Sharon Molloy: Most of the critique I get is from colleagues but I have to admit that over the years it’s getting less. In art school or when I did my masters there was permanent feedback. But now I’m not engaged in that. Maybe I’m too separated from the art society. With people who know me the best and the longest I have more critique-like conversations. But even here it’s not any precise feedback about my work.
AoA: What is an artistic attitude?
Sharon Molloy: When I think about an artistic attitude the first thing that comes to my mind is to be open. Not only as an artist but as a human I’m very open and interested in as many subjects and ideas. I do practice meditation daily. For the past ten years, I have evolved some practices in my yoga because I’m open-minded and playful. Curiosity makes me compassionate as an artist and for my life in general. When I am able to awaken the interest and interaction with non-artists, I couldn’t wish for more.
AoA: There is a certain confidence the way you speak about your work. Do you have doubts about the outcome or a lost day?
Sharon Molloy: This doesn’t happen that much because I have a certain kind of optimism. There I think about Alan Watts, a British philosopher who introduced Zen to the West and said that we separated play and work. Play has a positive connotation, but we make it the opposite when we think of play as an inefficient waste of time. In Alan Watts’ opinion spontaneity, creativity and our touch with nature help us to see ourselves within the universe and not separated from it. This leads to my sense of optimism.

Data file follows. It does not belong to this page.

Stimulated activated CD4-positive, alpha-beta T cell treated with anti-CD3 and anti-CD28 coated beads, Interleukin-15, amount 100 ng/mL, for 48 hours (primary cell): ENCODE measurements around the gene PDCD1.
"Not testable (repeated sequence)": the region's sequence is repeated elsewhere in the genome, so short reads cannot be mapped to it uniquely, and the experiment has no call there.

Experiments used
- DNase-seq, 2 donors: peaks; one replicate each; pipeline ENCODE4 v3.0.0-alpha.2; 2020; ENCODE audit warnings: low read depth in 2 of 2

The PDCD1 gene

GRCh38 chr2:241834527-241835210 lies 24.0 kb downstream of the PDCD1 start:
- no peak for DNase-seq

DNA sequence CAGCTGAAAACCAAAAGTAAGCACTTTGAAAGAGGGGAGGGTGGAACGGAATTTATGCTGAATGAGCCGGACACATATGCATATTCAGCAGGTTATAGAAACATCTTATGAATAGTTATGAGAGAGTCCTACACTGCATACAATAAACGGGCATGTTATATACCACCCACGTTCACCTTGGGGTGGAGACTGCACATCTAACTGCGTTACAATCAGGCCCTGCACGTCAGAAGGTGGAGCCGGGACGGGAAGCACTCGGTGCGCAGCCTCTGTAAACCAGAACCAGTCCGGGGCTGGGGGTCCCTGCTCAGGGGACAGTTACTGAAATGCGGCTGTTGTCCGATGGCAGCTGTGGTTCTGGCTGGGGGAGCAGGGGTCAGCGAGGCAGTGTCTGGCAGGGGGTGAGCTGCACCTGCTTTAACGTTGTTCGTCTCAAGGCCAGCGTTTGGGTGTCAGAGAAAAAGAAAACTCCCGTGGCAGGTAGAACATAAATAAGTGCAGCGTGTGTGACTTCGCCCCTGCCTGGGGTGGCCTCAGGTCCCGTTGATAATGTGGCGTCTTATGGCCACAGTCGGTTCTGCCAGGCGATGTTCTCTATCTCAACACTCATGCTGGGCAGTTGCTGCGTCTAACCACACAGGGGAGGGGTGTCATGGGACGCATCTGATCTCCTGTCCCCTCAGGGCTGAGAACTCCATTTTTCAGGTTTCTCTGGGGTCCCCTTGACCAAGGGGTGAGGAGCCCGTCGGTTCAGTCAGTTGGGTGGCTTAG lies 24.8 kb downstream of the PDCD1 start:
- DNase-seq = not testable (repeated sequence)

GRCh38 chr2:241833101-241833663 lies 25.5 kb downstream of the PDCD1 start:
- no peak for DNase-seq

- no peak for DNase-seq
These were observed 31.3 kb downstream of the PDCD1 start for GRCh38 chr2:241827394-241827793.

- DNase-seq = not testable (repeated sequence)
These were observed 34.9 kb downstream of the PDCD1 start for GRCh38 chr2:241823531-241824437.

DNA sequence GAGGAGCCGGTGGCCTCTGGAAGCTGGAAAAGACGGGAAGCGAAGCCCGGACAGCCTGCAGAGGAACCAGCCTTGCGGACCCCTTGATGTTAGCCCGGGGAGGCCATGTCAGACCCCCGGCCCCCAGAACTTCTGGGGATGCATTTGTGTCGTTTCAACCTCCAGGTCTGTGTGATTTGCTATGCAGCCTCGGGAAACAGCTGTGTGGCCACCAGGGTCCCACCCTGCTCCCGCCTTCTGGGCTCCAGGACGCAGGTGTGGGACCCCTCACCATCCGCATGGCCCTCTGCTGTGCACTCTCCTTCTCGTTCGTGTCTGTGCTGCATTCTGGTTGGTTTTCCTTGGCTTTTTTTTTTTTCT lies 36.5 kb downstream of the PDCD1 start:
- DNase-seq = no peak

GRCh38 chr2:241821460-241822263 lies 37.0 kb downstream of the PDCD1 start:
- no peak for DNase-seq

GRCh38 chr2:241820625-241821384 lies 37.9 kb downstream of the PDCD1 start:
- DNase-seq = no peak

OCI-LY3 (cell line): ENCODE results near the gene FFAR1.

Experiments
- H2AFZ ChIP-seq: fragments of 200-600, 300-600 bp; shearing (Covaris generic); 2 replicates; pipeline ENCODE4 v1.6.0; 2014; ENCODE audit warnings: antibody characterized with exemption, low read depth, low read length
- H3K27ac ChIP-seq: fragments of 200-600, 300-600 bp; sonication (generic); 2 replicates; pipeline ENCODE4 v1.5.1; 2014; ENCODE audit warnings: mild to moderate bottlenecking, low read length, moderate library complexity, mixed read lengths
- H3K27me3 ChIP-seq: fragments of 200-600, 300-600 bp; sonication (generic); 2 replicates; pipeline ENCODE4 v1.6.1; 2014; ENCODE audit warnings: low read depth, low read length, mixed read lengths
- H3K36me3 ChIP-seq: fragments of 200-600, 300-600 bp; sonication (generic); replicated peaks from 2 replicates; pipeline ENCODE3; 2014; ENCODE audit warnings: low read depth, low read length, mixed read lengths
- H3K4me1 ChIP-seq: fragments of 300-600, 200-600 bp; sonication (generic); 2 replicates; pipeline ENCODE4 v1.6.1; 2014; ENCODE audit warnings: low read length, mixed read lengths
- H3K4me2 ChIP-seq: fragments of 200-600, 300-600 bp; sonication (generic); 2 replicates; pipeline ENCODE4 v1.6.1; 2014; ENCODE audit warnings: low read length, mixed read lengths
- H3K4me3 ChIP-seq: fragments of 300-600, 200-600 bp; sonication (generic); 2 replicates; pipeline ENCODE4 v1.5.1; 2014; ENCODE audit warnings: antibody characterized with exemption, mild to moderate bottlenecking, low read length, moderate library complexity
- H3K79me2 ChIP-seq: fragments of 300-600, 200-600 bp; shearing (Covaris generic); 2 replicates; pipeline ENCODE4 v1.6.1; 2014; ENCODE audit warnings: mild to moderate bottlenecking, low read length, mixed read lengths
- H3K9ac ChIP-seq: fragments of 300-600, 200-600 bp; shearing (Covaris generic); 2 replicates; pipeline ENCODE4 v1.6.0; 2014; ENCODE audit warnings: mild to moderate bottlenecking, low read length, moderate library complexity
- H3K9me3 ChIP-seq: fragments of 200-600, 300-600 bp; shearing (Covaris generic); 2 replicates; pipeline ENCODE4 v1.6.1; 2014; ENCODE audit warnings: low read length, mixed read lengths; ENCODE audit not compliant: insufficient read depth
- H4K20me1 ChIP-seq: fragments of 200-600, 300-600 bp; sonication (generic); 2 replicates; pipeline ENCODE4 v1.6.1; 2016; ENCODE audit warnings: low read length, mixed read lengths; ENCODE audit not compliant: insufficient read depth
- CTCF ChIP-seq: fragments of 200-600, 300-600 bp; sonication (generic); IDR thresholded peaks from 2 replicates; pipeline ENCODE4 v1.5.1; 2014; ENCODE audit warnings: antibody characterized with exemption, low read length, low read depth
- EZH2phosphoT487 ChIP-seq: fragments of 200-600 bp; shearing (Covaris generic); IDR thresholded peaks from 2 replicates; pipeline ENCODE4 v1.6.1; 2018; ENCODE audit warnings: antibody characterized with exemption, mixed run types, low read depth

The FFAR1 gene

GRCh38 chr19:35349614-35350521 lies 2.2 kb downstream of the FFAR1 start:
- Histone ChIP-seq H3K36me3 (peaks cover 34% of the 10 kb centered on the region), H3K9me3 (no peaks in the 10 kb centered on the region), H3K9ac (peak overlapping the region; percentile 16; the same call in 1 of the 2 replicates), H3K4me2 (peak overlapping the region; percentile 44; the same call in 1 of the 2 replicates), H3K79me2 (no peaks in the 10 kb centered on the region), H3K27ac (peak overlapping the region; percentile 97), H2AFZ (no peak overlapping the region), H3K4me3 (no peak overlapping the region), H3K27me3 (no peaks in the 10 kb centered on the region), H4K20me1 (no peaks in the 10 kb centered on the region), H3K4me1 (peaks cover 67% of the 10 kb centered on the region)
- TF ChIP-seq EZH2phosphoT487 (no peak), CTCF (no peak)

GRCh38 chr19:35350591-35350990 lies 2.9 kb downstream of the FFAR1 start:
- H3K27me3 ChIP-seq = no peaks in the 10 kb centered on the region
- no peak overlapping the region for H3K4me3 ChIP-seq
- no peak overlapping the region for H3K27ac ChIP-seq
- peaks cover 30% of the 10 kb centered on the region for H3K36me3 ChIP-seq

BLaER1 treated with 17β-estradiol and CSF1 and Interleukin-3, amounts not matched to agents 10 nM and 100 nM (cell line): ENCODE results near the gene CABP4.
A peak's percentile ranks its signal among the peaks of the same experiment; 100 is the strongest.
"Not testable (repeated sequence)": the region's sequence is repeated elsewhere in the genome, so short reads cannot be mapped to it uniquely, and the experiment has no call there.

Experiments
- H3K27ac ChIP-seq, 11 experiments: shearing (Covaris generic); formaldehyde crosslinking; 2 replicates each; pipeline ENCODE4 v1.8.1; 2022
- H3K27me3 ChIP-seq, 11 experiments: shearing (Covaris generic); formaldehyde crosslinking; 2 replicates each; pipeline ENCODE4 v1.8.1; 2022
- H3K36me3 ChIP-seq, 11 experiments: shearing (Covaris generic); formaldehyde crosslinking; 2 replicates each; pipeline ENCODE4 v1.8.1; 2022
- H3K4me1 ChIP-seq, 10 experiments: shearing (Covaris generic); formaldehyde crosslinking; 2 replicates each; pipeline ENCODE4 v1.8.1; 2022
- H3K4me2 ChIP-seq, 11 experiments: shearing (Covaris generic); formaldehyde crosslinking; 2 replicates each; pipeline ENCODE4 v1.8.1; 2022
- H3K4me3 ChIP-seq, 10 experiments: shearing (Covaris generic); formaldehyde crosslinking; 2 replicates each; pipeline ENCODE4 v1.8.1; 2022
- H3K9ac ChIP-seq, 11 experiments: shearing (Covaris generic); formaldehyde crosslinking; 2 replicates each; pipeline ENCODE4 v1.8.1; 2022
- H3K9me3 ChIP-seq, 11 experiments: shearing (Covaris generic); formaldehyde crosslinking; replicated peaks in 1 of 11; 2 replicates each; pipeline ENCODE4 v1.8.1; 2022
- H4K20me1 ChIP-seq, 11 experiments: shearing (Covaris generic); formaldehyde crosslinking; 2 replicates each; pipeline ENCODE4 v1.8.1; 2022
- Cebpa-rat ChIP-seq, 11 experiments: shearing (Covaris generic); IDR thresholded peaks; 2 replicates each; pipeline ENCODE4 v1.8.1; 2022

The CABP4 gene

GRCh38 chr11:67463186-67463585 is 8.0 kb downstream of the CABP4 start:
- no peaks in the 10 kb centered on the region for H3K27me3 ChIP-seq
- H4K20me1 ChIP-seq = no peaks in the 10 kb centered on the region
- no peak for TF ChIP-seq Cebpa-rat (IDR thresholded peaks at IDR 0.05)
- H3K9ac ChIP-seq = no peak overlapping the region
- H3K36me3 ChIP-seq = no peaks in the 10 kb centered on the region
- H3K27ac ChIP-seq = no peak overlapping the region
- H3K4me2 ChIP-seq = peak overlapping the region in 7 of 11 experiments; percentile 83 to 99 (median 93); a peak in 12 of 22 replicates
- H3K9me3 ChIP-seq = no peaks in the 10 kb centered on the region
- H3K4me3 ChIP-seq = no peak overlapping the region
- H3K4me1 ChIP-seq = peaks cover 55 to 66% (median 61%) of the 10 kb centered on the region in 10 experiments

When people start complaining about their job and how hard they are working I find myself trying to change the conversation. I used to do that! It ends in a justification that I’m also working hard and so on. I have the feeling we are disconnected from nature and ourselves. That is why art and science can help us to rediscover ourselves. Do flowers work hard when they do what they do? Can’t our play, our experiments and our work be one and the same?
AoA: For you it is obviously the same. Is work-life balance an issue for you?
Sharon Molloy: It took my time to see that playing and trying out things is also a part of my work. Like I said the division from work and play seems arbitrary to me. In the book “No Boundary” from Ken Wilber this topic is explained perfectly. Every boundary and every division you can imagine are invented. They don’t exist.
AoA: What do you think people in business can learn from you or from artists in general?
Sharon Molloy: I wrote an article about how males dominate the practice of science and how female scientists, female artists or even female chefs could be
re-integrated into our social structures. We can see these boundaries between male/female, mind/body, individual/collective and other areas as well. All of them don’t allow us to see the big picture and we separate these fieldsalthough they are a circle and inter-related. You can start at one point and come to the opposite side but then the opposite side reconnects back. We should start to distinguish what really counts and stop dividing. We need more integration on all levels.